I’m a big believer that spending is like a gas. It will expand to fill the container in which it is put. Budgeting shrinks the container. Don’t use rewards that you get on your card as an excuse to expand the container. Do it wisely, though, and you might get some nice perks for spending money that you would have spent anyway.

With that, here are the highlights of the interview. Don’t forget to check out the great PT Money credit card resource page too!

  • 2:32 What is responsible credit card usage?
  • 6:43 What are the categories of credit card rewards?
  • 7:44 What’s better? Cash back credit cards or travel rewards credit cards?
  • 14:10 Whenever a good credit card rewards signup promotion comes around, is it a good idea to sign up for all of the versions of the card (or churn, churning) at the same time?
  • 16:26 If you can’t get the credit card company to waive a fee or move the credit line to a no-fee card, should you cancel the card? If so, do you just have to call the credit card company to cancel it? Can you get them to waive the fee?
  • 17:50 If you’re signing up for new cards all of the time, don’t the credit card issuers eventually realize what’s going on and stop you from getting the introductory rewards?
  • 25:19 What are some of the easiest hotel chain rewards cards to use to get free hotel nights?
  • 28:08 What is the best airline and rewards card for accumulating flights in the Star Alliance?
  • 30:50 What’s the best website to find all of these credit card rewards deals?
  • 32:56 What’s the most painless way to spend money to earn rewards without buying extra stuff you don’t need, especially since you can’t buy dollar coins from the U.S. Mint anymore?
  • 40:14 At what point are you picking up pennies and not getting a reasonable return on the value of your time chasing small rewards?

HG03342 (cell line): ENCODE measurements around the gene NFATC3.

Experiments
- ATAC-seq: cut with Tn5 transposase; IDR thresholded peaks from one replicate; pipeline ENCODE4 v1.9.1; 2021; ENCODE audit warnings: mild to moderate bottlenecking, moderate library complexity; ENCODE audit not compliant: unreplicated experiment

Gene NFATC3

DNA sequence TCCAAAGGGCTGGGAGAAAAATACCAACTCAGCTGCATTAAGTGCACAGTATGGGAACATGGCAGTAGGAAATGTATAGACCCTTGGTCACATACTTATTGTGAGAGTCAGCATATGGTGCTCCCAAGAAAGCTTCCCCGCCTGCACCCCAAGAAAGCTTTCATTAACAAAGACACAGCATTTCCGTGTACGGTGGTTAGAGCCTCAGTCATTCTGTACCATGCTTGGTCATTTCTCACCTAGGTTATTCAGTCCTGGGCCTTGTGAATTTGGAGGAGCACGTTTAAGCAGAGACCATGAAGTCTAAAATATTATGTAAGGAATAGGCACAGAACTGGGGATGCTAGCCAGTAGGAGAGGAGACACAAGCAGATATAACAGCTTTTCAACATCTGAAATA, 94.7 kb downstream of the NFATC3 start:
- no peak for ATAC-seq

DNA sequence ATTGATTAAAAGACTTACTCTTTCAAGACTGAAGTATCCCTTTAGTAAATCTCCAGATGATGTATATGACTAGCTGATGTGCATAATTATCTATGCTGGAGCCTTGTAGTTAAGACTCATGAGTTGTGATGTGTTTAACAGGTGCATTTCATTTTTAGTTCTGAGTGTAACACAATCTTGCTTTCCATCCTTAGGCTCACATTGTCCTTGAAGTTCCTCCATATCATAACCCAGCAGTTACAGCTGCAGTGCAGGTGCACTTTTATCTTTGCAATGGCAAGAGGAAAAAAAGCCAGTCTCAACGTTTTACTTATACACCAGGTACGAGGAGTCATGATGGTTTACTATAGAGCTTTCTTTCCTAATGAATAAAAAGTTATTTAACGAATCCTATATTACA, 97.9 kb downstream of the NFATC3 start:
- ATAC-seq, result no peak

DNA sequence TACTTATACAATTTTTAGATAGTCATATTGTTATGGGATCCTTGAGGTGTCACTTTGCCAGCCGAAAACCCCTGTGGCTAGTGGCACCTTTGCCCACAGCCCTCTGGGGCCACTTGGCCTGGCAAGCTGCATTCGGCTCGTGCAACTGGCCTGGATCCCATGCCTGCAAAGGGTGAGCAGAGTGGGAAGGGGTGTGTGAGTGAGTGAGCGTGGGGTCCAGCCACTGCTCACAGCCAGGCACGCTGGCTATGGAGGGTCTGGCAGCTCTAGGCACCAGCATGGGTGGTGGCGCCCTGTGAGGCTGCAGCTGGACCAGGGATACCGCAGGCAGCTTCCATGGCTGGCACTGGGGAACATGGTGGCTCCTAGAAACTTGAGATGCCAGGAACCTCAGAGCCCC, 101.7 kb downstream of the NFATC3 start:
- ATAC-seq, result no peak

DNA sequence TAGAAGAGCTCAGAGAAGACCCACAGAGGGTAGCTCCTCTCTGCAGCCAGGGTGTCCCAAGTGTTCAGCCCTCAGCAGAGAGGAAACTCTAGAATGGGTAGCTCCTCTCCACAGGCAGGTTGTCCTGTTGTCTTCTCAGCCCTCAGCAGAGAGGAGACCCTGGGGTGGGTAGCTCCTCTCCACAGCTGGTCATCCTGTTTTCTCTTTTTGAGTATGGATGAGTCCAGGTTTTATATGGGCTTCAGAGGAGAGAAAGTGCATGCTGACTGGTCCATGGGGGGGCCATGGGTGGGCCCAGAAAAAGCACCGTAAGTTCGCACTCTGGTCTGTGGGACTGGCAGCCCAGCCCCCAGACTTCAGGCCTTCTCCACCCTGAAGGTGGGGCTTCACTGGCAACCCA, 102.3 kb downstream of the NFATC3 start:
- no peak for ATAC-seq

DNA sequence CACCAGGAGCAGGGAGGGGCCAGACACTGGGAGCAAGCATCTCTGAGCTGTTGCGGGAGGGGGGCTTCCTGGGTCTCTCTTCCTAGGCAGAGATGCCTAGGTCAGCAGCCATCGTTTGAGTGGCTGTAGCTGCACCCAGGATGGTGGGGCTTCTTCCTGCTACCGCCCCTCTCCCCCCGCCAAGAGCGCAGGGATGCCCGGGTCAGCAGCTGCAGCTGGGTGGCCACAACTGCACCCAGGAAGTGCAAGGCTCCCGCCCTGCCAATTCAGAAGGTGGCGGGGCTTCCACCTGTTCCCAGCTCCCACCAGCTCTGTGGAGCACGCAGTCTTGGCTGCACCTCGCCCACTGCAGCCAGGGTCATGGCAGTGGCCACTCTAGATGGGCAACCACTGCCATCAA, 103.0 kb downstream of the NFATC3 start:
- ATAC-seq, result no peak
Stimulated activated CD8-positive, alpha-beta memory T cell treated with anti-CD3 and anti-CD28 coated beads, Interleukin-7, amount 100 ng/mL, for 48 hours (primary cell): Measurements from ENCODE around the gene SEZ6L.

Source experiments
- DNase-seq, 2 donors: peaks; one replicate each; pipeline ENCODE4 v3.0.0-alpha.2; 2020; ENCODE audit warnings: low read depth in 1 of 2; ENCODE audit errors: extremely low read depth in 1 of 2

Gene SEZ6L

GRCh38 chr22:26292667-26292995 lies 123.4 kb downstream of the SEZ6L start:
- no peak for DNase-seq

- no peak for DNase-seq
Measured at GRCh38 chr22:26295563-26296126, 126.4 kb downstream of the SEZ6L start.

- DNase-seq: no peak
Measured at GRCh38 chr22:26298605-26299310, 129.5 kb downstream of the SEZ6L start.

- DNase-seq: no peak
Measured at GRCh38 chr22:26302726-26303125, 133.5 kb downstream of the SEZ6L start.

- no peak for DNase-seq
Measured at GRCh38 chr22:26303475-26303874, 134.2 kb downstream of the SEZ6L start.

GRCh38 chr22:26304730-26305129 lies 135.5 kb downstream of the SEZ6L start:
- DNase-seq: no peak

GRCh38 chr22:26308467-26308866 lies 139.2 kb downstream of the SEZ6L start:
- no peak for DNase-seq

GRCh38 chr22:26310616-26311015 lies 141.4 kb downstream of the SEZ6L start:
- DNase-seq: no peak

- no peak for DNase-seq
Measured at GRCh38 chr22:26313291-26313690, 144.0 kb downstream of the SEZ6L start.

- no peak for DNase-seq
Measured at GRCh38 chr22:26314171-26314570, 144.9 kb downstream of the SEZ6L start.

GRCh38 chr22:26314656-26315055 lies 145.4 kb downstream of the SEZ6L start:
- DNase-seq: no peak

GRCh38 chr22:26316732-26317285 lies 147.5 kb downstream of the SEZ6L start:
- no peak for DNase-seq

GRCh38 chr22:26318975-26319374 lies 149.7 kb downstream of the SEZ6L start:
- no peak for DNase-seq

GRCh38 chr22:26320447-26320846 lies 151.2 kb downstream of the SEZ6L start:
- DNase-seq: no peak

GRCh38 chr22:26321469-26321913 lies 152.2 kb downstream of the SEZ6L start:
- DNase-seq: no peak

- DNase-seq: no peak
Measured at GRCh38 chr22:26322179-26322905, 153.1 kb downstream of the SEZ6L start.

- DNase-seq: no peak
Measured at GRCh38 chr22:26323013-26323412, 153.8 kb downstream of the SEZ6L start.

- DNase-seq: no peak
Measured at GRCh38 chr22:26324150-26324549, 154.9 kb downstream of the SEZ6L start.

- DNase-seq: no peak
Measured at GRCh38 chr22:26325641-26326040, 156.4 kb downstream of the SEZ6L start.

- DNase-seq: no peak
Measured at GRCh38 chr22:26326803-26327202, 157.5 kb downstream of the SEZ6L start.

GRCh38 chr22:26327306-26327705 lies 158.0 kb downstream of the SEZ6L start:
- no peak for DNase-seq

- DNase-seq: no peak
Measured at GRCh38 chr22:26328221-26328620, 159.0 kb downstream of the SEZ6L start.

• 45:14 Are all of the details of the actual rewards credit cards easy to understand without having to dig into all of the fine print?
  • 49:06 Are there cards for cash back credit cards and rewards credit cards where the annual fee is justified?
  • 53:25 Are there good business rewards credit cards?
  • 58:19 When looking at rewards credit cards, is there a difference between Visa, Mastercard, Discover, and American Express?
  • Bonus: You’ll have to watch the whole interview to find the hidden gem – what’s the one card that each guru would save if their wallets fell into a campfire?

Without further ado, here’s a TON of great information about rewards credit cards!

Best Rewards Cards Interview with PT Money Team

What did you think of the discussion? What other credit cards or rewards credit cards questions do you have? Who would you like to see me interview next? Talk to us in the comments below!

Author Profile

John Davis
John Davis is a nationally recognized expert on credit reporting, credit scoring, and identity theft. He has written four books about his expertise in the field and has been featured extensively in numerous media outlets such as The Wall Street Journal, The Washington Post, CNN, CBS News, CNBC, Fox Business, and many more. With over 20 years of experience helping consumers understand their credit and identity protection rights, John is passionate about empowering people to take control of their finances. He works with financial institutions to develop consumer-friendly policies that promote financial literacy and responsible borrowing habits.